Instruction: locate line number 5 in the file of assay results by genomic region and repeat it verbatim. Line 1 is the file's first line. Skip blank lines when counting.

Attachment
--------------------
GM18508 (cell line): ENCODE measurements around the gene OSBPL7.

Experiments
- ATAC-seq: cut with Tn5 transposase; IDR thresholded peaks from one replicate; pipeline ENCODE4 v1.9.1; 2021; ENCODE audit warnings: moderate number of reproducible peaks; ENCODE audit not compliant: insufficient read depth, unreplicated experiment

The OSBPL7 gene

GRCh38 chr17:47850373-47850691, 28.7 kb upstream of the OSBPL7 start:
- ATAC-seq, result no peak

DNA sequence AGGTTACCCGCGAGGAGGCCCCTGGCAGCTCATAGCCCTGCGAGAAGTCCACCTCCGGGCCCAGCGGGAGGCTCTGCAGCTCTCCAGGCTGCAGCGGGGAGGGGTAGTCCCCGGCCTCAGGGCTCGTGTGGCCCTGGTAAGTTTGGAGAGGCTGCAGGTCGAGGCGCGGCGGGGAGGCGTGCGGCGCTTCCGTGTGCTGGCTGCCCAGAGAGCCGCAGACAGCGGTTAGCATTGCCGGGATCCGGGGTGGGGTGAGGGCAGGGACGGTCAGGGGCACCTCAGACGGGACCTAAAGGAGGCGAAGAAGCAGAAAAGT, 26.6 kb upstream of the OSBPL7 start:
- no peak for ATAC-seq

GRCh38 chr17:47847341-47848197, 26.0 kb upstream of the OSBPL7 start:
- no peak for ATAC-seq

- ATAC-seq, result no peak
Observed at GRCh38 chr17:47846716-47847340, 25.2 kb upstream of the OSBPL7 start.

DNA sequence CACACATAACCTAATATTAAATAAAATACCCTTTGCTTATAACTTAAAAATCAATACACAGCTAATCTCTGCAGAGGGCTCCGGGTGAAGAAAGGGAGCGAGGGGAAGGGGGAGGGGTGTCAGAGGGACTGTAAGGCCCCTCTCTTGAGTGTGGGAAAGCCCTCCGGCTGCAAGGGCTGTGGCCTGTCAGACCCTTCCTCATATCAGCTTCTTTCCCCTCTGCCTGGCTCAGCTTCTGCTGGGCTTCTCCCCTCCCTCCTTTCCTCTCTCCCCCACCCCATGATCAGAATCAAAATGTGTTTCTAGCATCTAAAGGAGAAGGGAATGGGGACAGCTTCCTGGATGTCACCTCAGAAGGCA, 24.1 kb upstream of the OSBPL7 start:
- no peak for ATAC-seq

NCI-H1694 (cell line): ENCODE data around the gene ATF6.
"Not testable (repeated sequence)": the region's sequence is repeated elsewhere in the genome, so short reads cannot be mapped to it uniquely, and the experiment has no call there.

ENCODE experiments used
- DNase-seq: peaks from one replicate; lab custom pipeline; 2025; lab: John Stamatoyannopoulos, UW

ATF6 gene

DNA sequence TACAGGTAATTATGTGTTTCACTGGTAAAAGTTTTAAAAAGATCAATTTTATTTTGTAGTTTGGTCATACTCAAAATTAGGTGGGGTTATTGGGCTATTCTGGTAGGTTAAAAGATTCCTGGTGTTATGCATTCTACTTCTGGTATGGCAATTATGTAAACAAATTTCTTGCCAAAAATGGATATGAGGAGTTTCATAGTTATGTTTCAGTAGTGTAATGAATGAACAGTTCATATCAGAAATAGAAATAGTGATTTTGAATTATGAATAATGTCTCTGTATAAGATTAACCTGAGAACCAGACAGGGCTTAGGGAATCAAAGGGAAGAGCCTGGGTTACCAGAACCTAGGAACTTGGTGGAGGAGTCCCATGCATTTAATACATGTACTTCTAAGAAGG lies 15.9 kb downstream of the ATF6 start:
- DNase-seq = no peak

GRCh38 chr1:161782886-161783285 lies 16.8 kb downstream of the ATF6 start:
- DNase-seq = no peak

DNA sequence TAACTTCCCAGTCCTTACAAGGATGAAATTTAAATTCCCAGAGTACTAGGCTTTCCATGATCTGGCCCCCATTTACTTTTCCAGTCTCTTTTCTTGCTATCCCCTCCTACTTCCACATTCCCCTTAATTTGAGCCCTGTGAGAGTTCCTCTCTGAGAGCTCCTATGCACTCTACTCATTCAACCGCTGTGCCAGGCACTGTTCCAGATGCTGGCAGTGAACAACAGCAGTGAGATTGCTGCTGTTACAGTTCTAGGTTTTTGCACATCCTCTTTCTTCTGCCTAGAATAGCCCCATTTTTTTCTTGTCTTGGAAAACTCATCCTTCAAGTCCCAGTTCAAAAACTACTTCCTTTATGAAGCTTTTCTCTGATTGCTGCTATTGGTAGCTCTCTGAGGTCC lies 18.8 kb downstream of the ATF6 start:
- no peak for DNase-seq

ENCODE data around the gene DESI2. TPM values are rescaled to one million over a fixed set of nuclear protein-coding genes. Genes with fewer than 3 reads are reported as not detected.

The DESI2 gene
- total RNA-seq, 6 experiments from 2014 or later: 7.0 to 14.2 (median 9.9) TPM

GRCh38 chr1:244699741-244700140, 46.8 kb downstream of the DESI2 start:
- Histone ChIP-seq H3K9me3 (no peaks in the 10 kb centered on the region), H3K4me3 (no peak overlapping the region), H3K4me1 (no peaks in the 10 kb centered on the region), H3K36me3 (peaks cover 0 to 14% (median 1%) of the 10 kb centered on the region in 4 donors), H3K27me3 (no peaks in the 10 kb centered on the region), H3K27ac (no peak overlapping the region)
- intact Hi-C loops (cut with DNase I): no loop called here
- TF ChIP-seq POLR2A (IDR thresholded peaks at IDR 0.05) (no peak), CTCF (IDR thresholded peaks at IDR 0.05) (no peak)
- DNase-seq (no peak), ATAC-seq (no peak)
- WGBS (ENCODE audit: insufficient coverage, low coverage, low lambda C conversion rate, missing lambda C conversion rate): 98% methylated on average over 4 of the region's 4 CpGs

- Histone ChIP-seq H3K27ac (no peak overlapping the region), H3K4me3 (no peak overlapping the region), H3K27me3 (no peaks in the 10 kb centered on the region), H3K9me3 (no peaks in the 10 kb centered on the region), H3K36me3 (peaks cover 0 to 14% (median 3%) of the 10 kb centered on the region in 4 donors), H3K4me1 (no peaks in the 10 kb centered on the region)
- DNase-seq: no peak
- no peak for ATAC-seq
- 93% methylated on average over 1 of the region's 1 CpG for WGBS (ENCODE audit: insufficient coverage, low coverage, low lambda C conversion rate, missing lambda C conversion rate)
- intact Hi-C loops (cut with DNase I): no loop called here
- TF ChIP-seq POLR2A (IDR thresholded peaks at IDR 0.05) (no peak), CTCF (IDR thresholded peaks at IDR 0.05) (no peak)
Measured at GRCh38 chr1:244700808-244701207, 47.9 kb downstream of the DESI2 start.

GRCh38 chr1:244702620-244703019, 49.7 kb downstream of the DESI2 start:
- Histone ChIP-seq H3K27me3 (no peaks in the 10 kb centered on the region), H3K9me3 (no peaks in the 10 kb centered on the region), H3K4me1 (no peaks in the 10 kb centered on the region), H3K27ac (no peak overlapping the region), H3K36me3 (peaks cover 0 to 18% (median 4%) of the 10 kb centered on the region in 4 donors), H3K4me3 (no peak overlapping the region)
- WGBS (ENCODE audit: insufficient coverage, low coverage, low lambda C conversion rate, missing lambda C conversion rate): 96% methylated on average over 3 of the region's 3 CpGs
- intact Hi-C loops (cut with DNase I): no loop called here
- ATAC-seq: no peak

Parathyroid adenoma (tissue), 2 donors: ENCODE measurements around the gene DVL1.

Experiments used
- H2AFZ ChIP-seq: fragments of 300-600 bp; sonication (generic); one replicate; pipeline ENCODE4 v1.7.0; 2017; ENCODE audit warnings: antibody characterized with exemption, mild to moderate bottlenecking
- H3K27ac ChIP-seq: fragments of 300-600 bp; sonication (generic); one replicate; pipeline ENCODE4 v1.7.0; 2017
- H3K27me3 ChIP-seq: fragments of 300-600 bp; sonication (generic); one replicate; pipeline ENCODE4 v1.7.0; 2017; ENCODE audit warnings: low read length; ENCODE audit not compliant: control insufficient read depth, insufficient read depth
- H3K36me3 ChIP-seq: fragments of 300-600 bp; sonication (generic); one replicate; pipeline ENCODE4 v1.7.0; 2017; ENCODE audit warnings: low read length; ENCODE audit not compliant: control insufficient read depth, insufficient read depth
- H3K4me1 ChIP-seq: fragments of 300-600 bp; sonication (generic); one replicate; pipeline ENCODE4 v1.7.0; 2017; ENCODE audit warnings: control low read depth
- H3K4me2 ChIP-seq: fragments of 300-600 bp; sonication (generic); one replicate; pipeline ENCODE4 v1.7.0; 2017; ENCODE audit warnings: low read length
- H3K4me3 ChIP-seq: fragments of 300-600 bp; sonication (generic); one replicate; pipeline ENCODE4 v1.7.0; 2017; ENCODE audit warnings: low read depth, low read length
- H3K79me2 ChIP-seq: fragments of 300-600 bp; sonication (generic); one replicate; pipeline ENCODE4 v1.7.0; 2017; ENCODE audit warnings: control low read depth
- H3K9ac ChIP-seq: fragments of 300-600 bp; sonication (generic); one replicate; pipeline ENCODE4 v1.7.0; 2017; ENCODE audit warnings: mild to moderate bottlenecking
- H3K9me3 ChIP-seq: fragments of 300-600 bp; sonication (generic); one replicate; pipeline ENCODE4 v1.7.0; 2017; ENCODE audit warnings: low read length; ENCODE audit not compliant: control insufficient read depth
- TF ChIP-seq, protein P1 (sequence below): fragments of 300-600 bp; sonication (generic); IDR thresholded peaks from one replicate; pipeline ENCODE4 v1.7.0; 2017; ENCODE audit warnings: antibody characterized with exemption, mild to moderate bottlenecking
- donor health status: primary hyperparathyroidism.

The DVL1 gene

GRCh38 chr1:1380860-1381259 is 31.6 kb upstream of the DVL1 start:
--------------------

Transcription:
GRCh38 chr17:47850373-47850691, 28.7 kb upstream of the OSBPL7 start: